Incidentally, the weeds in the foreground represent my belated attempt to let the shoreline naturalize, and form at least a minimal buffer zone. Now, the only plants I pull up along the water’s edge are invasive species such as purple loosestrife and non-native tiger lilies. The diversity of plant life along a natural shoreline is what makes it such a valuable part of the larger pond ecosystem, and home for a correspondingly diverse array of animal life.

The two photos were taken on January 31, 2013, at 12:12 pm.

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Related: Gulls’ Lament*, Snatching Gulls*.


I saw a blur of motion out of the corner of my eye, a first intimation that something was there. That something had dashed behind my neighbor’s car parked in our shared drive.

I raced to the camera, perched at-the-ready near the pond-side windows. Turning, I saw the visitor — instantly recognizable — a Red Fox. Quickly, I raised the camera and shot across twelve feet of living room, and through the double-paned thermal window. I’ve learned the hard way: “He who hesitates is lost,” has special resonance for wildlife photographers. I was able to get off only two shots, one of which is at right.

A few minutes later, I saw the fox again, this time out on the ice, but a bit too far for decent photos. I resigned myself to a missed opportunity.

Then, almost two hours later, I spotted it once more on the ice, a little closer this time, but still pretty far. The photo at right gives an idea of just how far. My modest telephoto lens couldn’t bring it any closer. I enlarged the tiny image of the fox digitally, to produce the somewhat blurry featured photo, above.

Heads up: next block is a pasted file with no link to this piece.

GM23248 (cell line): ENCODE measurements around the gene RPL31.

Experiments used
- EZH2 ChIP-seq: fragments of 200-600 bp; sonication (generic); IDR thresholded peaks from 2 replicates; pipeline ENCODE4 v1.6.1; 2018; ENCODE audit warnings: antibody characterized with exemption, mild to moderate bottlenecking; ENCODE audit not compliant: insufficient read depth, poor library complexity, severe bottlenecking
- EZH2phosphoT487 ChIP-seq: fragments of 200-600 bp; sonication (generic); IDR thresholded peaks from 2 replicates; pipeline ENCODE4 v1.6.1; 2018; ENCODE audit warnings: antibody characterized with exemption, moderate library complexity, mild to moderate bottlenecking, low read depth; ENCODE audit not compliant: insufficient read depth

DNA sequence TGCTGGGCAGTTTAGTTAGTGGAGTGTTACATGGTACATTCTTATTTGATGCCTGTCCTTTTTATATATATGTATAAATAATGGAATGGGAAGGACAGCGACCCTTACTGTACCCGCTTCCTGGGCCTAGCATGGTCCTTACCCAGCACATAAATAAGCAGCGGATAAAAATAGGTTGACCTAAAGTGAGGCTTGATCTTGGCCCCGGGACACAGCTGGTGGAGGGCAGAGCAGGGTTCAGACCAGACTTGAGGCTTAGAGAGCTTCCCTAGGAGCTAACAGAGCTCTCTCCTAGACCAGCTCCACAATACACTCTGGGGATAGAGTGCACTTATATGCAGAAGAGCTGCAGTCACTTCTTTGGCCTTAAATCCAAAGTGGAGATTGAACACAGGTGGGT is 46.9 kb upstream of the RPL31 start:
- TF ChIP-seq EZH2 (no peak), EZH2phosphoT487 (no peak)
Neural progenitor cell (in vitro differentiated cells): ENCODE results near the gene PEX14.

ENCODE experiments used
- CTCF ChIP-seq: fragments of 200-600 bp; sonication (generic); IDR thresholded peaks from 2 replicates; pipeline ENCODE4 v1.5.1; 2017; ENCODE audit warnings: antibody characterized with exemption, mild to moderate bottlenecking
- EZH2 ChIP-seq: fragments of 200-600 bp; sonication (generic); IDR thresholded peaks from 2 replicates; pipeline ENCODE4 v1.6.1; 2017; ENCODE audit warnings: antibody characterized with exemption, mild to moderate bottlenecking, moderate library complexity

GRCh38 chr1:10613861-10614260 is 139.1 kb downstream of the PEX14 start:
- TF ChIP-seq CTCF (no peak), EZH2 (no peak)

The fox was clearly enjoying itself, cavorting on the ice. It was doing something that its birthright ordinarily denies it: walking on water.

Both photos were taken on January 19, 2013. The times were 8:49 am and 11:36 am, respectively.

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Related: Coywolf!*


I raised the shades at seven. Minutes later, I happened to glance out the French door at the rear of the house, and saw it right there on the terrace, only a few feet from me. As I watched, it scurried behind the northern, gable end of the house.

Although I had never seen one before, I knew immediately what it was — whether by a process of elimination, or from a dimly remembered photo, I can’t say.

I ran for the camera. By the time I got back, my visitor was gone. Did I miss the photo-op? I checked the front of the house, and the back, but no luck. Then I slowly cracked the French door, stuck my head out, and saw it up on the hill behind the gable end, hard by a neighbor’s storage shed.

I later learned that it goes by the name of Virginia Opossum. A marsupial, it sports a prehensile tail, and adapts readily to a wide range of conditions. A remarkable creature!

I had time for only three shots; luckily one came out, although it’s blurry. I always leave the camera on “Auto” for just such situations as this, when I don’t have time to consider my options. In the dim light, the camera chose a slow shutter speed. Then, I must have jerked the camera while trying to hold the storm door open with my foot. I’m sorry for the blurry image.

The date was January 13, 2013; the time, 7:15 am.

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Related: Raccoon, Groundhog Pup*.


Wispy and surreal, they reminded me of northern lights, or aurora borealis. In reality, they were nothing more than fuzzy, distant clouds set ablaze by the still-hidden sun — a familiar predawn occurrence. Sadly, before the sun rose a half hour later, a dense layer of fog stealthily intervened.

Yes, I acknowledge that aurora boreales are usually green, but red and blue ones do occur, albeit rarely.

Remarkably, this was the fifth exquisite dawn in only eleven days of the new year, each singing its own, distinctive hymn to the divinities of color and fire (see “Related” links, below).

The image was captured on January 11, 2013 at 7:04 am.

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Related: Painted Dawn*, Spare Dawn, Wildfire Dawn*, Auspicious Dawn*.